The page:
Back to Top | Article Outline

Interferon and human pulmonary hypertension

Some clinical observations suggest the direct or indirect involvement of interferon in the pathophysiology of PAH associated with inflammatory conditions such as HIV infection or scleroderma. An ‘interferon signature’ characterized by increased expression and activation of interferon-regulated genes has been described in circulating monocytes in patients with systemic scleroderma or systemic lupus erythematosus [24]. Significantly, the effect of IFN-α was evaluated in systemic sclerosis. The results of the placebo-controlled trial demonstrated conversely no improvement of systemic sclerosis with interferon. Moreover, there was a greater deterioration of lung function and diffusion capacity for carbon monoxide [25]. Later, it was even suggested that interferon may be involved in the development of fibrosis or PAH in patients with scleroderma [26].

Similarly, it has been suggested that HIV infection could promote PAH through indirect mechanisms and release of inflammatory mediators or growth factors. Patients with HIV infection have a chronically increased production of interferon [27,28], the level of which correlates with HIV disease progression [29]. In the cohort of interferon-induced PAH, there was a higher proportion of patients with HIV coinfection than is usually observed in patients with chronic HCV infection. We could therefore speculate that these patients are more susceptible to the development of PAH when exposed to exogenous interferon because of underlying predispositions.

Back to Top | Article Outline


The development of interferon treatment has undoubtedly helped to improve the prognosis of tumoral, viral or immunological diseases. The effectiveness of these molecules has been offset and often hampered by the frequent occurrence of side effects, some of which (such as PAH or infiltrative pulmonary disease) can involve the vital prognosis of the patient. For each of these complications the benefit/risk ratio should be discussed to decide whether to continue treatment taking into account the severity of the side effect or to consider alternative therapeutic options. The use of interferon is gradually waning. Its antitumoral activity has been supplemented in recent years by other targeted-therapies especially in melanoma, renal cancer or chronic myelogenous leukemia. The development of direct acting agents in the treatment of chronic hepatitis C currently overshadows the antiviral activity of interferon. Finally, new treatments are currently under development in MS, such as daclizumab, which has just recently shown a greater effect than IFN-β [30]. As with all new drugs, vigilance will also be required with these new therapies for their potential to cause pulmonary adverse events. The improvement that occurred over the past decade in the organization of the management of PAH, around the creation of national and international networks and registries, should facilitate detection of pulmonary vascular side effects like PAH.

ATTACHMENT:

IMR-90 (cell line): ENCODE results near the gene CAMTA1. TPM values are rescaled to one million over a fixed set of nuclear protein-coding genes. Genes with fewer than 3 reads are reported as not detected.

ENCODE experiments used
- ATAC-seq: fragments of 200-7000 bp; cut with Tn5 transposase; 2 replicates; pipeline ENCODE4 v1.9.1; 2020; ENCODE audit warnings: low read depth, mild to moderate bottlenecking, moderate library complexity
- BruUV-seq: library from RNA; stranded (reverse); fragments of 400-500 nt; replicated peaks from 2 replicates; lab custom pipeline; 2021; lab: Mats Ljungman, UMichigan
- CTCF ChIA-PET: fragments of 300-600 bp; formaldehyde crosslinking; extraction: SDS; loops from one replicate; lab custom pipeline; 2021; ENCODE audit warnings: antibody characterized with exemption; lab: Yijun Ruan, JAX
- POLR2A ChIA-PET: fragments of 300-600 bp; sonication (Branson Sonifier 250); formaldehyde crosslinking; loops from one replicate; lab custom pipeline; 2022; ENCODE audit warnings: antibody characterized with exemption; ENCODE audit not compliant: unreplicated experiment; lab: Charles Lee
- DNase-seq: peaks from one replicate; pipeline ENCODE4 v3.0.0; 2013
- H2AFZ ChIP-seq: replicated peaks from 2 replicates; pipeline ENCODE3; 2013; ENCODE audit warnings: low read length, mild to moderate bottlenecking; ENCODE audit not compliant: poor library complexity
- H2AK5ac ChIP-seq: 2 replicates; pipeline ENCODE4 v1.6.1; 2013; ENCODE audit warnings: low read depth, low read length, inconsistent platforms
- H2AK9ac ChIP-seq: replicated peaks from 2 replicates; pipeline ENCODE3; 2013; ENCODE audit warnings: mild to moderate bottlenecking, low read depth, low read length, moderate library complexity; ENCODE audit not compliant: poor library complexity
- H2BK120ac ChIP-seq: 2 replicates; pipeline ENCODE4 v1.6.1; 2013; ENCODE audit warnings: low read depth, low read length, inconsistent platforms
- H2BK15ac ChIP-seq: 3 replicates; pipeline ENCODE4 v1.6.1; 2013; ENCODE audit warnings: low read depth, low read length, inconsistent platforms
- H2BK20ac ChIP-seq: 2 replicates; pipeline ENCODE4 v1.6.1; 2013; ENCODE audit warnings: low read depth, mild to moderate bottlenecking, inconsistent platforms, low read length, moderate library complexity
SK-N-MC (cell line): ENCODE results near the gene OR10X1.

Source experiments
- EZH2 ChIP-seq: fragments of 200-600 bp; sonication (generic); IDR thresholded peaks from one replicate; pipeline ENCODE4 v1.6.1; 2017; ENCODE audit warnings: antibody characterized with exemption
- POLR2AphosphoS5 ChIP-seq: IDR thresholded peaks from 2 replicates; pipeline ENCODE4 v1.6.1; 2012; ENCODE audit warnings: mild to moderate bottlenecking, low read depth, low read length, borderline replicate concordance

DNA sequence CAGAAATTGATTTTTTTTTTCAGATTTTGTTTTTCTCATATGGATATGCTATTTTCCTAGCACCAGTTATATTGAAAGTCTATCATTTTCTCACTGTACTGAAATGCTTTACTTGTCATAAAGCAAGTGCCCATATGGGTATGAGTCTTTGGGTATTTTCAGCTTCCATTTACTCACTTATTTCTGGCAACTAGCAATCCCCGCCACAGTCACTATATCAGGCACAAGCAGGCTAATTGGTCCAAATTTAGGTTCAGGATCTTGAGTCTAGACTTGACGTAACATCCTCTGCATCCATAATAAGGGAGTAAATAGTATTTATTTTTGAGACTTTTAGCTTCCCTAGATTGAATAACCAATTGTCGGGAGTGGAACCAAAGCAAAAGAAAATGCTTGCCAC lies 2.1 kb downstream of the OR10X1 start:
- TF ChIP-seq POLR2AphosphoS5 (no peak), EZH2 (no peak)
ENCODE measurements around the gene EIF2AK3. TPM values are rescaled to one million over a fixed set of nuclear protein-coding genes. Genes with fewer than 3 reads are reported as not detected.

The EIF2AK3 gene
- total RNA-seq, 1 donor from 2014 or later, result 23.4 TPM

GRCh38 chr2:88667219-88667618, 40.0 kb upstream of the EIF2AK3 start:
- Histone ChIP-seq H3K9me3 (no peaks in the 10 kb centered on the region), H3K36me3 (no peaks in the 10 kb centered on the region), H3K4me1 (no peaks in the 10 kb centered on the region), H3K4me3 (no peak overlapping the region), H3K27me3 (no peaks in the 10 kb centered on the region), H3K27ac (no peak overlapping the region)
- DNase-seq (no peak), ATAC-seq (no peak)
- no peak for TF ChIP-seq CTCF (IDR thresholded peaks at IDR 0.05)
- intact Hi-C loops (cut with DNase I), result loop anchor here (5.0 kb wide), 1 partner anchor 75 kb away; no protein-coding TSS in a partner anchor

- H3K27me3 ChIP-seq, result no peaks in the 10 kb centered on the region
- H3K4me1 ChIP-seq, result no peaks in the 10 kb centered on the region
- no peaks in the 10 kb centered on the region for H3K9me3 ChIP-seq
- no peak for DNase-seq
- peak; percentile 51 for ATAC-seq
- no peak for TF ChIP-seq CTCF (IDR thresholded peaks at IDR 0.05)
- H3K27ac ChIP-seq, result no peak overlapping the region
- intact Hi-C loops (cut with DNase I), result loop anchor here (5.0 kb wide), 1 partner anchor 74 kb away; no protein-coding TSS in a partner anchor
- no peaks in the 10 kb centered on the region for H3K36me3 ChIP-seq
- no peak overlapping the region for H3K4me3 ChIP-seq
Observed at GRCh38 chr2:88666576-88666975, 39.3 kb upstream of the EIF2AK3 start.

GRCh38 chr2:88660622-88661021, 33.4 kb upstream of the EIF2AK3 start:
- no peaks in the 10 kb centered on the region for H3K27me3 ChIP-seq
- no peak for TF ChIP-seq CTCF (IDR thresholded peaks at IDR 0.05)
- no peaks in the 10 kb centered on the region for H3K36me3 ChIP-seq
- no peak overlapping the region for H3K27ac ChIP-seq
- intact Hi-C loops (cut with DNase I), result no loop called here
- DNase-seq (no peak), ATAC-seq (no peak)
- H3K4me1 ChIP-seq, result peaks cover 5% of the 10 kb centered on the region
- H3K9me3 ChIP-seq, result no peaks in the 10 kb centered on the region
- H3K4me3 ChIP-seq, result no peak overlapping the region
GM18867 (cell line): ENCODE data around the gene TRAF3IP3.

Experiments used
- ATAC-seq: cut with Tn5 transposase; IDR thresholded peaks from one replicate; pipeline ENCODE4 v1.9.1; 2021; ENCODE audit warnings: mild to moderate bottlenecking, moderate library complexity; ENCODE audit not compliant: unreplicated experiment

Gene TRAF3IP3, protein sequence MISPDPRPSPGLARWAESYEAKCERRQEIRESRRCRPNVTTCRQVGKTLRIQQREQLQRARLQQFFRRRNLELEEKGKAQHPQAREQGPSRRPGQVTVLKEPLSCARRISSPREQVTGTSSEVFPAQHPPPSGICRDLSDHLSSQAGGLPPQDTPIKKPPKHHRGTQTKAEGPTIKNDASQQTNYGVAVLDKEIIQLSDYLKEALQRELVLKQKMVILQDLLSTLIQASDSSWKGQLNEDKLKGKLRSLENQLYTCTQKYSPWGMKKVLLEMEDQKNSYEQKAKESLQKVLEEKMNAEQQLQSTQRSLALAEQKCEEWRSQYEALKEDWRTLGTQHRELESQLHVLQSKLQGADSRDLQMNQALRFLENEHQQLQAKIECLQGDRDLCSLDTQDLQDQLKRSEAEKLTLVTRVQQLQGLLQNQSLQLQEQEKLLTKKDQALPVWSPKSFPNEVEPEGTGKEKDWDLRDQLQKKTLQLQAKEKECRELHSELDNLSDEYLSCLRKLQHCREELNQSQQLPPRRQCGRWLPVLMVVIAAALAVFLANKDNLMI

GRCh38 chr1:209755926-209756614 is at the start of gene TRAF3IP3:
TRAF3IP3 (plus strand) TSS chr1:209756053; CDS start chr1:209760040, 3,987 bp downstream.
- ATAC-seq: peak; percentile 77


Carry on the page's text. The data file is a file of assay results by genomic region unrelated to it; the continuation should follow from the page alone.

Back to Top | Article Outline


We acknowledge the French pulmonary hypertension pharmacovigilance network, VIGIAPATH, supported by the Agence Nationale de Sécurité du Médicament et des Produits de Santé (ANSM).Figure 1 has been reproduced with permission of the European Respiratory Society: European Respiratory Journal Dec 2014, 44 (6) 1627–1634; DOI: 10.1183/09031936.00057914.

Back to Top | Article Outline

Financial support and sponsorship


Back to Top | Article Outline

Conflicts of interest

L.S. is a member of scientific advisory boards and has received lecture fees from Actelion, Bayer, GlaxoSmithKline and Pfizer. O.S. has relationships with Actelion, Bayer, Glaxo SmithKline, Pfizer and United Therapeutics. In addition to being an investigator involving these compounds, relationships include consulting services, fees for lectures and funds for research. M.H. has relationships with Actelion, Bayer, GlaxoSmithKline, Novartis, Pfizer and Gilead. In addition to being an investigator in trials involving thèse compounds, he has received grants for research, lecture and consultancy fees. M.-C.C. received funding from Actelion to attend a scientific meeting. C.O’C. has no relevant affiliations or financial involvement with any organization or entity with a financial interest in or financial conflict with the subject matter or materials discussed in the manuscript apart from those disclosed.

Back to Top | Article Outline


Papers of particular interest, published within the annual period of review, have been highlighted as

▪ of special interest

▪▪ of outstanding interest

Back to Top | Article Outline


1. Simonneau G, Gatzoulis MA, Adatia I, et al. Updated clinical classification of pulmonary hypertension. J Am Coll Cardiol 2013; 62 (25 Suppl):D34–D41.